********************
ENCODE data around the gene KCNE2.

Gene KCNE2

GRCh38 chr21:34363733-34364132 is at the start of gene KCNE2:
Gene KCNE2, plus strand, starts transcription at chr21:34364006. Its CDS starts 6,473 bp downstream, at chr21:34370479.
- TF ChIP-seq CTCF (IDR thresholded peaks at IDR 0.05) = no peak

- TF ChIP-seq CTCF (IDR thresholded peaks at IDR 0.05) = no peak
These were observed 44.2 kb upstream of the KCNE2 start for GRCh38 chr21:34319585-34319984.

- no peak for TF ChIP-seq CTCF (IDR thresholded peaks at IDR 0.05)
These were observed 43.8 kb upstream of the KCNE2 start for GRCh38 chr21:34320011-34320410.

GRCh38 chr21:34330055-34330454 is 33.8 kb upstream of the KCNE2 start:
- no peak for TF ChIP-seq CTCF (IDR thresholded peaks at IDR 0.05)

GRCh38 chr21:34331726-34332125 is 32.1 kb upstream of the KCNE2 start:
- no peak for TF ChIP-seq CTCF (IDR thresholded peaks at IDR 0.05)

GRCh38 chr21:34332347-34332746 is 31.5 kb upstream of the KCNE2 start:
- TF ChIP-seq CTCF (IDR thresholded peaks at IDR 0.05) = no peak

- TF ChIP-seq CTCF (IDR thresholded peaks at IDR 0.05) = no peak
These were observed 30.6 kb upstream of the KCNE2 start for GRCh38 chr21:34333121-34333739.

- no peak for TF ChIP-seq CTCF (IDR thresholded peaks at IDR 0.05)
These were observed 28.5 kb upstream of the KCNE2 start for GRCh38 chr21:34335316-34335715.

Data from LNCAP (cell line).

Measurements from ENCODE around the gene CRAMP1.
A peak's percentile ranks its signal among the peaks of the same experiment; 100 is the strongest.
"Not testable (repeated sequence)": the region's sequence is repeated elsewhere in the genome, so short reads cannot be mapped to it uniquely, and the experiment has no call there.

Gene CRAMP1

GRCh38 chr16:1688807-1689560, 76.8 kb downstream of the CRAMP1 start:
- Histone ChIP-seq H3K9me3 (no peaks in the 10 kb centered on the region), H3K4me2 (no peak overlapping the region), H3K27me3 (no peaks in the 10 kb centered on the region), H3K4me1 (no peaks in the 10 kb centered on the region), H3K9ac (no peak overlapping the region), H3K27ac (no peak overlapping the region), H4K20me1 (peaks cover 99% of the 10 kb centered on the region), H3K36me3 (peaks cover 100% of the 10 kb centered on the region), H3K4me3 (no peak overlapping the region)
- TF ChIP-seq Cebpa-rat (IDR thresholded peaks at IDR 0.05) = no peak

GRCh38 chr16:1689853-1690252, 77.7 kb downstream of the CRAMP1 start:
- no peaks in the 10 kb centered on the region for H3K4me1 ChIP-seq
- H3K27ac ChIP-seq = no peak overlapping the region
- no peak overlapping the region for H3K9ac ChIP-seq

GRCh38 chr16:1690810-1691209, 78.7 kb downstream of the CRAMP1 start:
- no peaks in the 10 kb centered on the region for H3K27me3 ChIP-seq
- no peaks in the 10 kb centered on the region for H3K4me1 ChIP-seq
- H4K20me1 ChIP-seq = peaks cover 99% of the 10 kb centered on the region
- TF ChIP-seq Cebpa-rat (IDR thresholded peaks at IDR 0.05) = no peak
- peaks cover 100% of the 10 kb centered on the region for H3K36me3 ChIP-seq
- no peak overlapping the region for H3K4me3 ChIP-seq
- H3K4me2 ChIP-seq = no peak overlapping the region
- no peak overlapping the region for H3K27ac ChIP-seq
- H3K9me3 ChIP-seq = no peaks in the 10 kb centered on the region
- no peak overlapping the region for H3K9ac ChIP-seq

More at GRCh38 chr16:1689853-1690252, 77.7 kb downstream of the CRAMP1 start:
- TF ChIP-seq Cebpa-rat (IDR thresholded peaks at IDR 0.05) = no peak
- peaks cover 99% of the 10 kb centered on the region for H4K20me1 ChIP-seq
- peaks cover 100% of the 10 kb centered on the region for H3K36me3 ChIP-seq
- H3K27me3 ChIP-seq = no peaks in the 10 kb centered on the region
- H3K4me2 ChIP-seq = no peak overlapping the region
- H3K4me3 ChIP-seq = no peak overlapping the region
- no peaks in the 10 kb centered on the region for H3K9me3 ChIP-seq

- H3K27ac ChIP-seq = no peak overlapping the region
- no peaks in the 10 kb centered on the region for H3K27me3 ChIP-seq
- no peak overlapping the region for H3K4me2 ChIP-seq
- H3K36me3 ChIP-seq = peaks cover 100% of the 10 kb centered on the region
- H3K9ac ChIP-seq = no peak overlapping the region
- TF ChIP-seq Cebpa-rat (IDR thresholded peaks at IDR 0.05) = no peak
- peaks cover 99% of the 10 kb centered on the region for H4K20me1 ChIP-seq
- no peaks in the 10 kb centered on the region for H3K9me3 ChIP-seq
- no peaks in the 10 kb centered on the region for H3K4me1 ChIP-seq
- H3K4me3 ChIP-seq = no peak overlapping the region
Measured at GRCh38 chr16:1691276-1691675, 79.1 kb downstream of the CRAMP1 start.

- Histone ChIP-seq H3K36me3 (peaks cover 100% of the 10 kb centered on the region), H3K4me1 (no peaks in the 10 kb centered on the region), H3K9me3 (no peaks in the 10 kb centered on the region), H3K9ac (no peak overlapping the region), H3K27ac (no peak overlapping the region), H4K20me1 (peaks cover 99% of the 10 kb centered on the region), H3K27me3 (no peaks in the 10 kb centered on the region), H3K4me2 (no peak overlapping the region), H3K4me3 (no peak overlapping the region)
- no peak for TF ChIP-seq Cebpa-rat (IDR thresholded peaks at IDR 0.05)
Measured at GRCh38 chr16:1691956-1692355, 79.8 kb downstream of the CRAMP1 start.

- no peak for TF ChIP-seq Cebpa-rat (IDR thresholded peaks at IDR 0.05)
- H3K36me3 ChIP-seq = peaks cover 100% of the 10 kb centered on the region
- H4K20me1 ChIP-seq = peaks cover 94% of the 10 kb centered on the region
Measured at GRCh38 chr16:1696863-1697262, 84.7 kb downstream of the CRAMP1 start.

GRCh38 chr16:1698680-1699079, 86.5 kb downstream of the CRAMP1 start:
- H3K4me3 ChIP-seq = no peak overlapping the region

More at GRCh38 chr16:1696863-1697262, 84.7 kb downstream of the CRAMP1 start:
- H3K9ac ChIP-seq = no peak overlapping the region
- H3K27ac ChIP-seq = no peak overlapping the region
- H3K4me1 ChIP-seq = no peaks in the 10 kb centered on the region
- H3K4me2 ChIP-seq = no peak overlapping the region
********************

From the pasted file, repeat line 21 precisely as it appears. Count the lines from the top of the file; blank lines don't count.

Measurements from ENCODE around the gene CRAMP1.